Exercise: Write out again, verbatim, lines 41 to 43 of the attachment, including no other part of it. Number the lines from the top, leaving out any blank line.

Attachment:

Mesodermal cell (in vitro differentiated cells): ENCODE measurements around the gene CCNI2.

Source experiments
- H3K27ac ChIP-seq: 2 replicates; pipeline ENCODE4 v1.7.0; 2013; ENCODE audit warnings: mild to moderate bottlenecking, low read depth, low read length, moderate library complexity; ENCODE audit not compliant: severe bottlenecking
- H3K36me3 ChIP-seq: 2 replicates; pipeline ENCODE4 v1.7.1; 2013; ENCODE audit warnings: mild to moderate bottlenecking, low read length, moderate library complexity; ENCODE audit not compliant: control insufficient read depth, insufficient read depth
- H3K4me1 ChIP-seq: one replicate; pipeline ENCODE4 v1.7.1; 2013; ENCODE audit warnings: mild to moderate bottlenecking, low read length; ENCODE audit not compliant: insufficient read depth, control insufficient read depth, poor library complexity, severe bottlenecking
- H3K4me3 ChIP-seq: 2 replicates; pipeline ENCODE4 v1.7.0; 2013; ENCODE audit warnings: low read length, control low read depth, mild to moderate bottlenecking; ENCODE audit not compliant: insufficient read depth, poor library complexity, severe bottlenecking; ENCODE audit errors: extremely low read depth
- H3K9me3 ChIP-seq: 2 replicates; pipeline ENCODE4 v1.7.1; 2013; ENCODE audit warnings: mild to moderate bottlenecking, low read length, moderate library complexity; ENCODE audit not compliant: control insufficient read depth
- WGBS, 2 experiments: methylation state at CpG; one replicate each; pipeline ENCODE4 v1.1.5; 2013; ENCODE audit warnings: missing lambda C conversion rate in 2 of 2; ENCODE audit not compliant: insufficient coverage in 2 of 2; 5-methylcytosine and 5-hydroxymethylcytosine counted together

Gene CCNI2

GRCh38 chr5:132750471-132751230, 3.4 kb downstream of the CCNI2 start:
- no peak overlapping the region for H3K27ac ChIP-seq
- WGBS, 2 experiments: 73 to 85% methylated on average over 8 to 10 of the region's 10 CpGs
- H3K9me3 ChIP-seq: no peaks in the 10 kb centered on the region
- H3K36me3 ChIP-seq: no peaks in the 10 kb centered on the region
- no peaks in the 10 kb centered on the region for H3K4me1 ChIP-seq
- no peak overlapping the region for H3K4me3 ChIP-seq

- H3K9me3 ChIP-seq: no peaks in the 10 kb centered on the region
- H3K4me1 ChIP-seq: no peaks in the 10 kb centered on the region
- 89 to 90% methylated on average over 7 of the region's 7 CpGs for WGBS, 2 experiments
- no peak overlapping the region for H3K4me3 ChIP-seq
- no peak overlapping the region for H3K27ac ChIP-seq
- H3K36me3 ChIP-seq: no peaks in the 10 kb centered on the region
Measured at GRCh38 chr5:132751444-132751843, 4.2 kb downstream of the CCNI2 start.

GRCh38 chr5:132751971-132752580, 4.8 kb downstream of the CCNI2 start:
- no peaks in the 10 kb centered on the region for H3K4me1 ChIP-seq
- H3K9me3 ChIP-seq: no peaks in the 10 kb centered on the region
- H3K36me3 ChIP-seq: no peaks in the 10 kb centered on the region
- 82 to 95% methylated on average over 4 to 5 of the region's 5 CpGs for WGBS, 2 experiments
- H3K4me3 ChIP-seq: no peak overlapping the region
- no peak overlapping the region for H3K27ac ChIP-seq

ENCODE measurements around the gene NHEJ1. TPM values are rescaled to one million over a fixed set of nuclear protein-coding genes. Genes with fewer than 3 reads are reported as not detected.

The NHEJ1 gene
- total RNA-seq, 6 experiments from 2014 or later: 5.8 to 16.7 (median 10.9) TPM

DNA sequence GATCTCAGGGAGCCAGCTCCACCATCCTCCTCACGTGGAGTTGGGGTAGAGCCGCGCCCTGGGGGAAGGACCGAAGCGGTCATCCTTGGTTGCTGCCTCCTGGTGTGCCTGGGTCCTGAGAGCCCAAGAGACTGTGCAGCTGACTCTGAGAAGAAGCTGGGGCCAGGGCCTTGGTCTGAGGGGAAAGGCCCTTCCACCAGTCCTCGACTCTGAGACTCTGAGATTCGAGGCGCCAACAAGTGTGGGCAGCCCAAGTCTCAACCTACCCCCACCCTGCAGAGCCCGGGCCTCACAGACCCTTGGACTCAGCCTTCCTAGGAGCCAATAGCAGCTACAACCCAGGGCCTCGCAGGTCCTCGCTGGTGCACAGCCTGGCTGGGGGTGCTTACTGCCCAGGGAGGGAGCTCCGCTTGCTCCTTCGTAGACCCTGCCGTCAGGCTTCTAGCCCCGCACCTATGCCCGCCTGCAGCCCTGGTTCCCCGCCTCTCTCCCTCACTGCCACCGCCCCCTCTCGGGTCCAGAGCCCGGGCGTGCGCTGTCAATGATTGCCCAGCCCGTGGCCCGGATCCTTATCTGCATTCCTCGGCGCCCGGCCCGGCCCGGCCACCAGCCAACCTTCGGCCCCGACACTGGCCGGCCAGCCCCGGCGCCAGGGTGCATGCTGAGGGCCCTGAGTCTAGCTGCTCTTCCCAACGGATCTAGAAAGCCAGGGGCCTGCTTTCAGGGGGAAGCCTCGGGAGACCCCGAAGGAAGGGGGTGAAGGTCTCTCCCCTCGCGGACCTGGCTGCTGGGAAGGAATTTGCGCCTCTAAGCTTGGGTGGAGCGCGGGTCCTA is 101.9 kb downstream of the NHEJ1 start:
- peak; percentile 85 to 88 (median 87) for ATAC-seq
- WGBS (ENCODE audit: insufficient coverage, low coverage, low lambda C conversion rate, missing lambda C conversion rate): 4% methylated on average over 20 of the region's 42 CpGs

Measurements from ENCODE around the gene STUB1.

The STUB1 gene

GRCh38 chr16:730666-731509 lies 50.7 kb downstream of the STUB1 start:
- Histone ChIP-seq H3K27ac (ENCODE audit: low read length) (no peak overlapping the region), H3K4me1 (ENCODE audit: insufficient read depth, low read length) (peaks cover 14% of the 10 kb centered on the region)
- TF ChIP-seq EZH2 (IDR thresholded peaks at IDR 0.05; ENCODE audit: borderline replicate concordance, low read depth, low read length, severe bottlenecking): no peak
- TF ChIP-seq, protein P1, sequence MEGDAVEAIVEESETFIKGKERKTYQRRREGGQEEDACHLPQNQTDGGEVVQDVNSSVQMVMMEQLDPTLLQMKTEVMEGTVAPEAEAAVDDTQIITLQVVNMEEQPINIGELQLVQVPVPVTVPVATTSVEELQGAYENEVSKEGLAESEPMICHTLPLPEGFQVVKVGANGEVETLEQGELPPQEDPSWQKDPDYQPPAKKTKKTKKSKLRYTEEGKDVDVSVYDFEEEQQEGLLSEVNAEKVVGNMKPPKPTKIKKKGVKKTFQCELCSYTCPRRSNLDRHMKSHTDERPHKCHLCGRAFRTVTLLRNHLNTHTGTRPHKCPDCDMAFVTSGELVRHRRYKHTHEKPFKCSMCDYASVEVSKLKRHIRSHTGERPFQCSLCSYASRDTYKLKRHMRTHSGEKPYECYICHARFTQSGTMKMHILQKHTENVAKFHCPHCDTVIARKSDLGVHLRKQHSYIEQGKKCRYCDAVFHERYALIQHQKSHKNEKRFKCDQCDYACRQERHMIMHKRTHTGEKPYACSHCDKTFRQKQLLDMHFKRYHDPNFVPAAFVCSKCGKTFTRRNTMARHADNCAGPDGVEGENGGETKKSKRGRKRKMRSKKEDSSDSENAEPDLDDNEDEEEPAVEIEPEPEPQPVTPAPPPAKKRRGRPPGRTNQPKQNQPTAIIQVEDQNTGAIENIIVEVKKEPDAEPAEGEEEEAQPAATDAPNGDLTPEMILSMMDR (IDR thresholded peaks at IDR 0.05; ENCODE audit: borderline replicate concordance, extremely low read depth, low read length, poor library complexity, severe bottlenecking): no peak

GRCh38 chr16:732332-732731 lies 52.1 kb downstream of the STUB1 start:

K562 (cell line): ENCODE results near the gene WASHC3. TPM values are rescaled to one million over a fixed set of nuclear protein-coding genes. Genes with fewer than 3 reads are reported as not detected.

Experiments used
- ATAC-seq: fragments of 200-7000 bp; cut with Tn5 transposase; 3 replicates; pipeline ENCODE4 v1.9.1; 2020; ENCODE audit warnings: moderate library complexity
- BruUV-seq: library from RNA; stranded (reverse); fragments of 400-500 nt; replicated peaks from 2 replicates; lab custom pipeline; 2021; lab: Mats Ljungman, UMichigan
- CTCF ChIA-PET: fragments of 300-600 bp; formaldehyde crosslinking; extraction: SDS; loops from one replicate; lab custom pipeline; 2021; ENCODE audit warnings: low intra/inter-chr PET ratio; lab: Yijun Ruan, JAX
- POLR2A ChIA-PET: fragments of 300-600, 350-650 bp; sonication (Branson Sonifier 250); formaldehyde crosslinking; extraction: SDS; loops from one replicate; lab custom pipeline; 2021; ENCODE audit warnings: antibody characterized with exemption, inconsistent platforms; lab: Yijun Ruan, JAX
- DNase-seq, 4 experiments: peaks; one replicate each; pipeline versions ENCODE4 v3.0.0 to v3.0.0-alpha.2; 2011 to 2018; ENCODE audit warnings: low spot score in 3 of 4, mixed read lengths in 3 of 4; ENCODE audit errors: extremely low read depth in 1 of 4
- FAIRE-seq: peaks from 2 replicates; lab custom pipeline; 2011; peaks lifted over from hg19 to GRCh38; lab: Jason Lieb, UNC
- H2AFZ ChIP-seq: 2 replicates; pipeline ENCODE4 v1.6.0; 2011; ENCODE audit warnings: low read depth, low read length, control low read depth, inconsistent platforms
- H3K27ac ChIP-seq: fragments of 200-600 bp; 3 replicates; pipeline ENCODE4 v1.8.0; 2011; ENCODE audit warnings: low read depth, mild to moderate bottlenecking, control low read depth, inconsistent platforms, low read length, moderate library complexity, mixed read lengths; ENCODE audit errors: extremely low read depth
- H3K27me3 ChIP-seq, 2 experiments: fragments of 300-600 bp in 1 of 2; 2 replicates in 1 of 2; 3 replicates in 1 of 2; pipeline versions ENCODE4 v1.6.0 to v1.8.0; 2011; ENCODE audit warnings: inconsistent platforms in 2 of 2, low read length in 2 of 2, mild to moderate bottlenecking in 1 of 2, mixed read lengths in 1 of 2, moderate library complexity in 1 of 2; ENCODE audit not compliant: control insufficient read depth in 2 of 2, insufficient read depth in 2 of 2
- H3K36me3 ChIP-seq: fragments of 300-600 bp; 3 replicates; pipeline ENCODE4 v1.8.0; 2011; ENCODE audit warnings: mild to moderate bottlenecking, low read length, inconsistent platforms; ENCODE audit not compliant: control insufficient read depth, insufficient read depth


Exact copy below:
- TF ChIP-seq EZH2 (IDR thresholded peaks at IDR 0.05; ENCODE audit: borderline replicate concordance, low read depth, low read length, severe bottlenecking): no peak
- TF ChIP-seq, protein P1, sequence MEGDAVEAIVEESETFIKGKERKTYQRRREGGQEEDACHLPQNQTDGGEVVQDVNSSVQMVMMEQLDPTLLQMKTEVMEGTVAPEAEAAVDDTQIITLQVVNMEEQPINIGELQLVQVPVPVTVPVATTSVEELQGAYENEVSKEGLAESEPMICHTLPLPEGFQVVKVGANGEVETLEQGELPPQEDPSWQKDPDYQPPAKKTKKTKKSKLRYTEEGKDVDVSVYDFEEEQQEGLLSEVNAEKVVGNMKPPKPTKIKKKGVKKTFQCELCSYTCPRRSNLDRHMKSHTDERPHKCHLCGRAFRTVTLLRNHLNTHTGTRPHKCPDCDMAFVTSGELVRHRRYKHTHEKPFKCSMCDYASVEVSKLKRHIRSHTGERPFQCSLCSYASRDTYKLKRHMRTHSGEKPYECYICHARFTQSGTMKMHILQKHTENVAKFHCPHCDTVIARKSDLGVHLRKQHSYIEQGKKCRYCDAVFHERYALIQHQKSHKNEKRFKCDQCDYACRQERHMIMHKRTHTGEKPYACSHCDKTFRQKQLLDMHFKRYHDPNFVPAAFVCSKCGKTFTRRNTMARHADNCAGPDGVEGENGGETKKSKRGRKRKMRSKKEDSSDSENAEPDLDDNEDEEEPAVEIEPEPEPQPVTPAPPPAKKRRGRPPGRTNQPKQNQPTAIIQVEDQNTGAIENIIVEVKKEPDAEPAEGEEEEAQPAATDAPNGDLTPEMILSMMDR (IDR thresholded peaks at IDR 0.05; ENCODE audit: borderline replicate concordance, extremely low read depth, low read length, poor library complexity, severe bottlenecking): no peak

GRCh38 chr16:732332-732731 lies 52.1 kb downstream of the STUB1 start: